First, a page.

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A man walks on a hill near crosses set up at the memorial to victims of the Aurora, Colo., movie theater shooting, early Friday, July 27, 2012. It was a week ago Friday that a gunman opened fire during a late-night showing of “The Dark Knight Rises” Batman movie, killing 12 and injuring dozens of others.
It’s Thursday morning, July 26. Six days have passed since the mass shooting in Aurora, Colo.
I am standing at the bedside of Steffon Moton on the third floor of the ICU of the Medical Center of Aurora (South).
I am holding the shaking hands of Steffon’s grief-stricken parents, James Washington and Paula Moton. Together we cry out to God for a miracle.
We have all been doing a lot more praying since the shooting.
Our church, The Potter’s House of Denver, sits less than five miles from the Century 16 movie theater. Our sanctuary doors have been open daily since July 20, the day of the rampage.
Our pews are lined daily with masses of people who come together for no other reason than to huddle as a community and to pray and to seek counsel and find solace in the midst of the storm.
My church houses a free professional counseling center where our heroic grief counselors have kicked into high gear standing at-the-ready like therapeutic sentries.
They line the sanctuary walls, ready to offer support to people who are coping with a collective grief that fills every eye with tears and every heart with sadness and hard questions.
The counselors are helping the people walk through the stages of their grief, helping them to cope with the shock, anger, the internal bargaining and depression that comes when a town is confronted with senseless violence and the loss of 12 innocent lives.
My pastoral team has been praying with the people in our pews and at the hospitals.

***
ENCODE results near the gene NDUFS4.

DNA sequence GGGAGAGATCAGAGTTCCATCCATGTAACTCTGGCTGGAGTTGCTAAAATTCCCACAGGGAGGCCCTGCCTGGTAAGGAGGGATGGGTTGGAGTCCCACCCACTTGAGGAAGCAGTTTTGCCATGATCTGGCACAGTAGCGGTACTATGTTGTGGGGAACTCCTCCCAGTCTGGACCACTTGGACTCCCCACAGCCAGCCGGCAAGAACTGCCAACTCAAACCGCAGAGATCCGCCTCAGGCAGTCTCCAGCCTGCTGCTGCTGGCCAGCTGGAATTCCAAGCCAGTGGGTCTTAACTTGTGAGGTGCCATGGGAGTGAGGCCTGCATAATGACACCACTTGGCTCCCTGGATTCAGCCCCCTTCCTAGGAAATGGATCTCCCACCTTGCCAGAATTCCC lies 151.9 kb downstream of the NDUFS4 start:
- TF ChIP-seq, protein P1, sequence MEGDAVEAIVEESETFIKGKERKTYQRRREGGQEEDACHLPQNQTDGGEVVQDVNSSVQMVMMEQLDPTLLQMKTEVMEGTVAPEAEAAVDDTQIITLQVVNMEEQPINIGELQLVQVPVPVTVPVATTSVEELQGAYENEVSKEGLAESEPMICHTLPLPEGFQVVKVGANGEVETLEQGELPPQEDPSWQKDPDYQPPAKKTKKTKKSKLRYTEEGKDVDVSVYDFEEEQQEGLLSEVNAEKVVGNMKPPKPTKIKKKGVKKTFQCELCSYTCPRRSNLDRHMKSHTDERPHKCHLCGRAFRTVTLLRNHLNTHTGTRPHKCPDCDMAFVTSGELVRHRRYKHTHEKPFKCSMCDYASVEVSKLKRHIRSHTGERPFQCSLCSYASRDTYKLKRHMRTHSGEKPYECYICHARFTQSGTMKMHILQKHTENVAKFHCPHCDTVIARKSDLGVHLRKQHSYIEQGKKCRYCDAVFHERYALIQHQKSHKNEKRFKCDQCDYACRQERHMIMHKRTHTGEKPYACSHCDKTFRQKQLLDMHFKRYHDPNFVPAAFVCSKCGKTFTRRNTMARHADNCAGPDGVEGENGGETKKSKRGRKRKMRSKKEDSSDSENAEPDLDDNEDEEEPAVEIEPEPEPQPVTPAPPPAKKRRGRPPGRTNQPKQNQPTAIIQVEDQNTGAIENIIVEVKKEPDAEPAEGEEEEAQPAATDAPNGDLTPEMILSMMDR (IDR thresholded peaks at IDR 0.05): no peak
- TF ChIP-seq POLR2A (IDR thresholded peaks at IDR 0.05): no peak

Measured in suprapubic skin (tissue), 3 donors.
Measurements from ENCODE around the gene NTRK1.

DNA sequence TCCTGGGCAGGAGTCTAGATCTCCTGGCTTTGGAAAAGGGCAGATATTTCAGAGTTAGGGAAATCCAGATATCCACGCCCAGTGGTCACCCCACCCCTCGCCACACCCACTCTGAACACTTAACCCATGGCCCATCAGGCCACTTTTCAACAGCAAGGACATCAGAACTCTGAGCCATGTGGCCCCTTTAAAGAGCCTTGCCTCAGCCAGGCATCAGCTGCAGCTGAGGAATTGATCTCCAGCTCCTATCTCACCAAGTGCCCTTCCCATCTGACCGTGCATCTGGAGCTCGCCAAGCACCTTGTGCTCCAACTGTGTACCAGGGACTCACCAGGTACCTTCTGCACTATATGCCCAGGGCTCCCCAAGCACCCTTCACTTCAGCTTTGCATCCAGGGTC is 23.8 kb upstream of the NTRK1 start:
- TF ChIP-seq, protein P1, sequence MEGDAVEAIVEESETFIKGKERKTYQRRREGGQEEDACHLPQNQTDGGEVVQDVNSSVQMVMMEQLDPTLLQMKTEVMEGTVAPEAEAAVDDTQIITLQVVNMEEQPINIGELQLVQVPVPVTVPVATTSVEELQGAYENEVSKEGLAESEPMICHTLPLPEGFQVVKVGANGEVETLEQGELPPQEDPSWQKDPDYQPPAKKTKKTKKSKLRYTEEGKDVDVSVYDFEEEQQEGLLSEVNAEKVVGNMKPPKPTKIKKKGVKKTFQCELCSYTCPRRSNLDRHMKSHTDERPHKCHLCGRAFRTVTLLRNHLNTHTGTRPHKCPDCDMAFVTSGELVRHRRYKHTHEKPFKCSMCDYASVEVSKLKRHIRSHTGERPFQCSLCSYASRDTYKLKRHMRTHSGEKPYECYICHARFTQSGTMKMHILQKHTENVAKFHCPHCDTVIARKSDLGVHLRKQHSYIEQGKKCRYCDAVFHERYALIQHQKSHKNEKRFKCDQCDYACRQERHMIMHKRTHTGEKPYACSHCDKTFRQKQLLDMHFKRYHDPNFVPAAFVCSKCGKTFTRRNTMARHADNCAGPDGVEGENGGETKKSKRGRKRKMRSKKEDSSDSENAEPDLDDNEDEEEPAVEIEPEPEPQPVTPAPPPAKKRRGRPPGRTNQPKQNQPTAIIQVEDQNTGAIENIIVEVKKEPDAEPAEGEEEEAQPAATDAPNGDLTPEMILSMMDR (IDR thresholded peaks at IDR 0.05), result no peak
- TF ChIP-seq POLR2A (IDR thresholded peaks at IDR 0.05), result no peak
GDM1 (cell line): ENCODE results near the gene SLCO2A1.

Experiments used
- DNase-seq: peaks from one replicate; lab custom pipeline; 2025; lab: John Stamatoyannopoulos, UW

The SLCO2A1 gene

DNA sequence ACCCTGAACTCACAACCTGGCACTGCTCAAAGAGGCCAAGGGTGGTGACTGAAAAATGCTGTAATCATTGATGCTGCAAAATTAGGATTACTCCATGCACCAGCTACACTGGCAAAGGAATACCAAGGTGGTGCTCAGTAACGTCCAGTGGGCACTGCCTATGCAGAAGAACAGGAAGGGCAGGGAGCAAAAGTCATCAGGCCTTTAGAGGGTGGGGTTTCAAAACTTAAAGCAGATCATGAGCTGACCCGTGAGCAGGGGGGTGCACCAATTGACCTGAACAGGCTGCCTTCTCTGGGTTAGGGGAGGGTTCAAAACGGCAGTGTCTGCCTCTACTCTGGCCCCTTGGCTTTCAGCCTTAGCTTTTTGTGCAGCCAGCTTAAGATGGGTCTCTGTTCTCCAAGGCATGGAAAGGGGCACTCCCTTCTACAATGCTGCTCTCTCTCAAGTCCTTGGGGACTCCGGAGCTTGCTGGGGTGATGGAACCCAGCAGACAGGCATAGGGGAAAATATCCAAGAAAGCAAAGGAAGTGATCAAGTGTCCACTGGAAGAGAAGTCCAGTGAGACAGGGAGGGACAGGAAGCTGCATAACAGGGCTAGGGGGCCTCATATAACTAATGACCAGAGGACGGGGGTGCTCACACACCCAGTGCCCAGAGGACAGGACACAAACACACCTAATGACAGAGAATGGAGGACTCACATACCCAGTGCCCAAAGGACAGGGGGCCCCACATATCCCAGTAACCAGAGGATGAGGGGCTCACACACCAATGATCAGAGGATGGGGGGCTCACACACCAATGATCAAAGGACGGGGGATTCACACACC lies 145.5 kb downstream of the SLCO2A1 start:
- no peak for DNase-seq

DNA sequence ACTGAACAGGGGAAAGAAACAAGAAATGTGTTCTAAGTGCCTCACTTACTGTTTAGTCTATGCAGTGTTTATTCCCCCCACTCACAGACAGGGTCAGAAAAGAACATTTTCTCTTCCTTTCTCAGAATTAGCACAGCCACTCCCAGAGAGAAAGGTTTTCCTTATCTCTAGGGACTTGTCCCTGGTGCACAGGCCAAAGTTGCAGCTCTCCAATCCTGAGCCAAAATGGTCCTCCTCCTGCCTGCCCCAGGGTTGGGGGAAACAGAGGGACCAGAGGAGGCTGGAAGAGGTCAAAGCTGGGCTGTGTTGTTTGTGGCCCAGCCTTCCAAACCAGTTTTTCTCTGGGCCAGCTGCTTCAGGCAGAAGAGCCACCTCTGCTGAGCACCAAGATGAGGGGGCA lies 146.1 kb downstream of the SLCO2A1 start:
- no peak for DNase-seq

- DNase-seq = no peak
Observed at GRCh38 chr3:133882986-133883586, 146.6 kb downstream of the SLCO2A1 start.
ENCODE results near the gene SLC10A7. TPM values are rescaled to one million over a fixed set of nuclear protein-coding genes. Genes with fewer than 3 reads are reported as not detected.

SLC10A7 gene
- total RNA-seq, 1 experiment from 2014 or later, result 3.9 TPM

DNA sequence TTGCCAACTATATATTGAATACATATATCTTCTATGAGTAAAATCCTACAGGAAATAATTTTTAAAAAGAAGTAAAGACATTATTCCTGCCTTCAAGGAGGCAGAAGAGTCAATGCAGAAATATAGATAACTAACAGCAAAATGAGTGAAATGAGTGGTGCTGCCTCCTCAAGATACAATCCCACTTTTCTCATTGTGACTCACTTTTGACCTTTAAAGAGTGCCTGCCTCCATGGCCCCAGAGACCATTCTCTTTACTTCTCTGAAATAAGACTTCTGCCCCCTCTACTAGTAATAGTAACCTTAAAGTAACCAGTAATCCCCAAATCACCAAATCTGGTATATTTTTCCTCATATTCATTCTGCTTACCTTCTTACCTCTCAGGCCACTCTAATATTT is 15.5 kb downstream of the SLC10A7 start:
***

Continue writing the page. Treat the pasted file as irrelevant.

Trained ministers have been helping ordinary people to confront their fears with faith and teaching them to turn their anger into positive action, under extremely extraordinary circumstances.
Action unites neighbors in the common knowledge that we need each other now more than ever. We are encouraging the people that we can survive even this, if we hold on to one another and hold to our faith.
I am teaching my parishioners and those that come to our daily prayer vigils not to blame God for this tragedy. Rather, the blame is to be placed squarely on the shoulders of the accused gunman, a man who utilized his God-given gift of freewill and volition to inflict so much pain on others.
As pastors, we can offer a solace found in the promise of the Scriptures. We instill in our pastorate that even in the “valley of the shadow of death,” our God has not abandoned his people (Psalm 23:4).
View Photo Gallery: After gunfire killed 12 and injured dozens at a midnight movie screening in Aurora, Colo., residents console one another. The suspect, James Holmes, appeared in court Monday for the first time.
In this our darkest hour, we light candles to honor the lost. We preach hope to the living, because this is what I believe the church is called to do in times like this.
It was at the altar following our Wednesday night service on July 25 that Steffon Moton’s family asked for me to visit their son in the hospital. Early the next morning I grabbed my Bible and went.
Steffon Moton is one of the 58 wounded survivors.
The accused gunmen shot him in the upper arm. The bullet however traveled up his shoulder and into his neck and severed his spine.
Steffon is paralyzed from his shoulders down and dependent upon breathing machines to supply his very next breath.
When I walked into his room Steffon smiled at me from beneath a tangle of ventilation tubes. His handsome brown, 18 year-old face was almost totally concealed beneath a mummy-roll of bandages.
As I stared into his eyes, I was struck by the fact that he is only a few months older than my eldest son.
I began to pray for Steffon like he is my own son. I began to seek heaven fervently for help.
Through tears I thanked God that he is still alive. I thanked God that his family and friends can still kiss him and touch him and talk to him. And I thanked God that his life didn’t end on the floor of that dark theatre.
I thanked God for the Aurora police officers that arrived at the scene so quickly and that the hospital was less than 3 miles away, and that the EMT’s and the hospital staff were trained and ready to save his life, and the lives of so many others.
And then I prayed that God would do what the best of surgeons are not able to do – to repair his spine. I prayed that God would knit back together a spinal column that the gunman’s bullet destroyed. I prayed for Steffon’s healing and restoration.
But my prayer is not just for Steffon Moton, it was also for all of Aurora.
I prayed for the miracle of healing and restoration and that the severed emotional spine of our community would be healed by the hand of the Great Physician and that one day, one day soon, our community would rise and stand up again.